|Pop Culture Gadabout|
Thursday, December 13, 2007 |
( 12/13/2007 01:43:00 PM ) Bill S.
"I WRITE NOTES TO MYSELF, LEAVE THEM STUCK 'TIL THEY TURN YELLOW." Back in the early eighties, when "Too Many Creeps" was in regular play at your hipper city dance clubs, the Bush Tetras seemed like the perfect EP band: three or four strong tracks and adios before the sameness creeps in. The really great cuts - "Creeps," "Das Ah Riot," "You Can't Be Funky" - represented artsy funk-rock at its most danceable, though as later full-length collections would reveal, this wasn't always sustainable on a long-player. Like their companions in tenseness, the Gang of Four, the BTs' taut sound could occasionally push you out of the room.
Saw the original configuration in a Chicago club, though, when the band was still fresh (and Laura Kennedy was their bass player), and, in concert, the band was relentless. Many of the group's early studio recordings, "Creeps" included, suffer from a certain sonic distancing, especially when it came to Cynthia Sley's talk/sing vocals. In a confined live setting, however, this wasn't an issue. The band's biggest ear hooks - no wave guitarist Pat Place's compelling dissonant riffs and bassist Kennedy's tribal pulsations - held you even through the lesser songs.
Since that Windy City show, the BTs have been an on-again/off-again affair. Most recently, the band regrouped in 2005, and with Very Very Happy (ROIR) are releasing their first studio work in a decade. A blend of new and found recordings (five of which originally appeared on the out-of-print Tetrafied from 1996), Happy provides a good introduction to this band of clubbish undergrounders, even if the disc's liner notes are a bit of a muddle. (Can we declare a moratorium on CD booklets that use barely discernible punctuation marks to indicate which personnel had a part in each track?)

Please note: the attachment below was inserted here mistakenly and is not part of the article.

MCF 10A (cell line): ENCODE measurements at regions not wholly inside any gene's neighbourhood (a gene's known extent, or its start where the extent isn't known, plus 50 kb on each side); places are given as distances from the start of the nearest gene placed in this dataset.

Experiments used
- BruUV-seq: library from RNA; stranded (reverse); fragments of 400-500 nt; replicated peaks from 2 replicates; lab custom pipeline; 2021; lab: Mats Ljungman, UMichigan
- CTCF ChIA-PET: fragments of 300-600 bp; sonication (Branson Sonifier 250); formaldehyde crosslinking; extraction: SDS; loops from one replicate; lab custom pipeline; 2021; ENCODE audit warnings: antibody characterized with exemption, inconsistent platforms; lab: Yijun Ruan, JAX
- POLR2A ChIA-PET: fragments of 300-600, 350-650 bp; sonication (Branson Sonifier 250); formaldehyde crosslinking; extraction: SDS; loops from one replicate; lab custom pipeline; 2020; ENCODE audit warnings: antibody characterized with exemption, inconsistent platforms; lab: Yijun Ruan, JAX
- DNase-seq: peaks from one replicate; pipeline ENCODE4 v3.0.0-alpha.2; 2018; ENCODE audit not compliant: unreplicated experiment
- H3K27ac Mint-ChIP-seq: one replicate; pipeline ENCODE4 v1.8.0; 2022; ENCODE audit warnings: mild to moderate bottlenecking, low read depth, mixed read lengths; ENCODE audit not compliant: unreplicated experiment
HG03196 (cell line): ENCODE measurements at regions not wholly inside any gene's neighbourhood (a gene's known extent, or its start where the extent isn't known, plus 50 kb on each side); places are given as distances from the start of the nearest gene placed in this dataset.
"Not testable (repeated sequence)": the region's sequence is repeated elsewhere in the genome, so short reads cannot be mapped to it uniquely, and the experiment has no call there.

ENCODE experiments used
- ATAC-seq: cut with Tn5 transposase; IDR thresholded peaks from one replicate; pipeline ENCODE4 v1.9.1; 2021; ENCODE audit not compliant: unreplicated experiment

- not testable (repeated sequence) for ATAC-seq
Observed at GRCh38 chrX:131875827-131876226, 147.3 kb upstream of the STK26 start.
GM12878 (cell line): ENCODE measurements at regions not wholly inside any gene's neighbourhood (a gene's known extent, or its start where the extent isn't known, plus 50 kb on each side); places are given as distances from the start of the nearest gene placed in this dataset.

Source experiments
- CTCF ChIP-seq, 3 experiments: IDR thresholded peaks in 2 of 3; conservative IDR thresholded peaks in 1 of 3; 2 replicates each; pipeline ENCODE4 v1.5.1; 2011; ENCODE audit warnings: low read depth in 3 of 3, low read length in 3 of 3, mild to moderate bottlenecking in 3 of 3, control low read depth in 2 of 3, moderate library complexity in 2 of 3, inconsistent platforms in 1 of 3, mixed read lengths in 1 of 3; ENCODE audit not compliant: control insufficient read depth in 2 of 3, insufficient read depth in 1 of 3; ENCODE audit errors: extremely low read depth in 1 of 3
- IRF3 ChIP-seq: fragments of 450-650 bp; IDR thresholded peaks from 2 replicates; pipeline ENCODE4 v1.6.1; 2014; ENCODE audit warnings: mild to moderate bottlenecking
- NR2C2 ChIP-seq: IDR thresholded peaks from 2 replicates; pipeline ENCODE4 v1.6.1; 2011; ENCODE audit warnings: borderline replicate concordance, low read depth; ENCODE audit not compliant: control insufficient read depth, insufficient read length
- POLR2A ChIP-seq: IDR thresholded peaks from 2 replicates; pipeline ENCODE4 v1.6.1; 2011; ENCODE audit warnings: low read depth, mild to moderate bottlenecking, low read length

The first five tracks feature the group's newest incarnation (guitarist Place, singer Sley, drummer Dee Pop and current bassist Julia Murphy) reclaiming old songs and, in many cases, upping their alienated urgency. Thus, a remake of "Too Many Creeps" forsakes the original's tenuous vocal mix for one that puts Sley's peevish monotone more to the forefront. Depending upon your ear - and tolerance for a vocal style that mainly keeps to either sounding self-righteous or catatonic - that can either help or hinder the experience. To this listener, the only time it proves a nuisance is in the Lydia Lunch-y faux jazz cut, "Voodoo."
In Happy's best tracks (you can tell the title's meant to be ironic because it repeats the word "very"), the band reaches depths of urban disaffectedness that modern bands like Yeah Yeah Yeahs can only covet. And, "Voodoo" excepted, the wealth of ear chomping tracks more than surpasses EP-length. Among the highlights: the slow-rocking ode to anxiety, "Nails;" "Punch Drunk," with its bracingly ugly guitarwork; the Gang-of-Four-like "Stare You Down;" the closest thing to new wave pop this band ever concocted, "Das Ah Riot" and their expansion on the "Too Many Creeps" theme of fear-and-loathing in clubland, "Fess Up." Two covers, a live remake of John Lennon's "Cold Turkey" plus Iggy Pop's "Sister Midnight," are also included in the set, though neither track matches the original pair's desperation.
As a bonus, three videos are also packaged on the disc, including one of the original "Too Many Creeps," which neatly captures the grunged-out-mess that was NYC at the start of the Greed Decade. A more recent "Nails" video culled from 8mm concert footage shot by Tom Jarmusch is more murky than anything. The video still sounds great, though: twenty-five years down the street, these noisy punk-funkers sound even more current and kick-ass than the band I remember from that smoky Chi-town club.
But where's the remake of "You Can't Be Funky"?